Although Donald Trump has an antagonistic relationship with The New York Times and CNN, the ‘Trump bump’ has been a business boon to these outlets, while the US president has been keen to use them to pursue publicity and legitimacy.
While Trump often rails against the US media generally – most notably as “enemies of the people” – the country’s foremost newspaper of record, The New York Times, and its oldest 24-hour news network, CNN, are frequently singled out for opprobrium as “The Failing New York Times” and “Fake News CNN”.
The acrimony between Trump and CNN reached its zenith on November 8 when the White House revoked the press access of its reporter Jim Acosta after a rancorous post-midterm news conference – only for his press pass to be restored thanks to judicial review three days later.
Meanwhile the vitriolic rhetoric from the White House has provoked considerable alarm amongst the press. New York Times’ publisher A.G. Sulzberger warned on July 30 that Trump’s increasingly splenetic attacks on the news media “will lead to violence”, before its sister paper The Boston Globe led the way in launching the #EnemyofNone campaign against the president’s relentless attacks on the American press.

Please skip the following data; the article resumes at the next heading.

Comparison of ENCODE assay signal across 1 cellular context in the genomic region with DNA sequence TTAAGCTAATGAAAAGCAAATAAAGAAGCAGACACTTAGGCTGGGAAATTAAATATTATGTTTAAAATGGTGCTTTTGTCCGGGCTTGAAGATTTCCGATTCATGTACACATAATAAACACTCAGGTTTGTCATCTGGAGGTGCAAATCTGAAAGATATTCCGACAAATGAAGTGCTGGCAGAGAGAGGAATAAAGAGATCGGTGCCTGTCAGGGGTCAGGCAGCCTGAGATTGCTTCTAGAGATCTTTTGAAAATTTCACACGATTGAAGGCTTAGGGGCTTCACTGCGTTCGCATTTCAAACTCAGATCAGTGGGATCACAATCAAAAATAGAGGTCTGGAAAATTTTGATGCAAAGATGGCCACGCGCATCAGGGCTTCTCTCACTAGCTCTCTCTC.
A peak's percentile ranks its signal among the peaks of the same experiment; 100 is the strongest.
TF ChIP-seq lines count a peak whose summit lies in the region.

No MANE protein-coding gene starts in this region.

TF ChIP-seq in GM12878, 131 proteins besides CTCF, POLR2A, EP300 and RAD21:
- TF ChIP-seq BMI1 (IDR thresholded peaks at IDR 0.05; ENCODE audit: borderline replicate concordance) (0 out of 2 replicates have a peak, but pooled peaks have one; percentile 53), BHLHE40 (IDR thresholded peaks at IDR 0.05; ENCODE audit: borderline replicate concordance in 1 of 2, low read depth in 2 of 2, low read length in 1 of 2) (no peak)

Despite these tensions, The New York Times – like CNN – is far from failing. On the contrary, both outlets are enjoying booming subscription and viewer figures thanks to Trump’s presidency.
New York Times reaps ‘Trump bump’
From Trump’s election on November 8, 2016 until the end of that month, The New York Times saw an increase of 132,000 in paid subscriptions – 10 times the growth rate in November 2015.
This trajectory has continued. “NYT has well surpassed initial expectations for subscriber growth […] following the ‘Trump bump’,” JP Morgan analyst Alexia Quadrani wrote to clients in April 2018. The New York Times Company’s share price outperformed those of Apple, Amazon and Facebook between Trump’s election in 2016 and the end of June 2018, soaring by 141 percent.